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Onco Targets Ther. 2014 Aug 13;7:1441-7. doi: 10.2147/OTT.S65144. eCollection 2014.

Isothermal multiple displacement amplification: a methodical approach enhancing molecular routine diagnostics of microcarcinomas and small biopsies.

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Institute of Pathology, University Hospital Essen, Essen, Germany.
Ruhrlandklinik, West German Lung Center, University Hospital Essen, Essen, Germany.
Institute of Pathology, University Hospital Cologne, Cologne, Germany.
Pulmonary Department, Oncology Unit, G Papanikolaou General Hospital, Aristotle University of Thessaloniki, Thessaloniki, Greece.



Isothermal multiple displacement amplification (IMDA) can be a powerful tool in molecular routine diagnostics for homogeneous and sequence-independent whole-genome amplification of notably small tumor samples, eg, microcarcinomas and biopsies containing a small amount of tumor. Currently, this method is not well established in pathology laboratories. We designed a study to confirm the feasibility and convenience of this method for routine diagnostics with formalin-fixed, paraffin-embedded samples prepared by laser-capture microdissection.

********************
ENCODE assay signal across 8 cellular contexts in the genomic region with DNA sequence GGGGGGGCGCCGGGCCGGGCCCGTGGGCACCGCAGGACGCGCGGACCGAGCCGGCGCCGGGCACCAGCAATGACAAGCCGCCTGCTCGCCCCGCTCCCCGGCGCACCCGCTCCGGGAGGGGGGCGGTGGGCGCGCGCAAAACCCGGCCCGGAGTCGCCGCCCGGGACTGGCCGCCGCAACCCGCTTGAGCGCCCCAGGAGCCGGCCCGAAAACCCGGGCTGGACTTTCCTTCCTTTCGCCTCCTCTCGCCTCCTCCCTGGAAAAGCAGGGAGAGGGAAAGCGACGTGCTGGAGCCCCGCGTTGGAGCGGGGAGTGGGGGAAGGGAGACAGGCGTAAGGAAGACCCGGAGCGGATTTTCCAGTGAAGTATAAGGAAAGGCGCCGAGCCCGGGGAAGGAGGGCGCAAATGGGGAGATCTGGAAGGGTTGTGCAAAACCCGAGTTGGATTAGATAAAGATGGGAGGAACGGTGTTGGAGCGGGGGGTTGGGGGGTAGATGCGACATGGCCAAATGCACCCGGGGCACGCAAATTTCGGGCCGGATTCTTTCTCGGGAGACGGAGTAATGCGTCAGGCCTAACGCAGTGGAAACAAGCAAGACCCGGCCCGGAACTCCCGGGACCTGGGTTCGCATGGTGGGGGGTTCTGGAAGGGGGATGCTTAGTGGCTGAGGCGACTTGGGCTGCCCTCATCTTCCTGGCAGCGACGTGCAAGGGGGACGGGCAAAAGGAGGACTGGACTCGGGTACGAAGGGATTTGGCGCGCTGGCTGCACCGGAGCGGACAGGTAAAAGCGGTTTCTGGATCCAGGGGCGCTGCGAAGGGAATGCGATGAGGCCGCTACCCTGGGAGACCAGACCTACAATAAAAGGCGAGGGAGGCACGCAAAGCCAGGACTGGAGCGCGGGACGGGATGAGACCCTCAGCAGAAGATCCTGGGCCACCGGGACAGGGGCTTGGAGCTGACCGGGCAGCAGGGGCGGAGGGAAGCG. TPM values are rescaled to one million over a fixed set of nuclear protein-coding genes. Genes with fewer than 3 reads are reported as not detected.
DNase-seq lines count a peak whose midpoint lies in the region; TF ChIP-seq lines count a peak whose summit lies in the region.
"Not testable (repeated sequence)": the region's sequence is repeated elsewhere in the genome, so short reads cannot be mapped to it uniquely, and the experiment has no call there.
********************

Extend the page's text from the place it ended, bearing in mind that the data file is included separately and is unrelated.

A total of 250 μg DNA (concentration 5 μg/μL) was generated by amplification over a period of 8 hours with a material input of approximately 25 cells, approximately equivalent to 175 pg of genomic DNA. In the generated DNA, a representation of all chromosomes could be shown and the presence of elected genes relevant for diagnosis in clinical samples could be proven. Mutational analysis of clinical samples could be performed without any difficulty and showed concordance with earlier diagnostic findings.


We established the feasibility and convenience of IMDA for routine diagnostics. We also showed that small amounts of DNA, which were not analyzable with current molecular methods, could be sufficient for a wide field of applications in molecular routine diagnostics when they are preamplified with IMDA.


biopsies; isothermal; isothermal multiple displacement amplification; microcarcinomas; microdissection; routine diagnostics; whole-genome amplification

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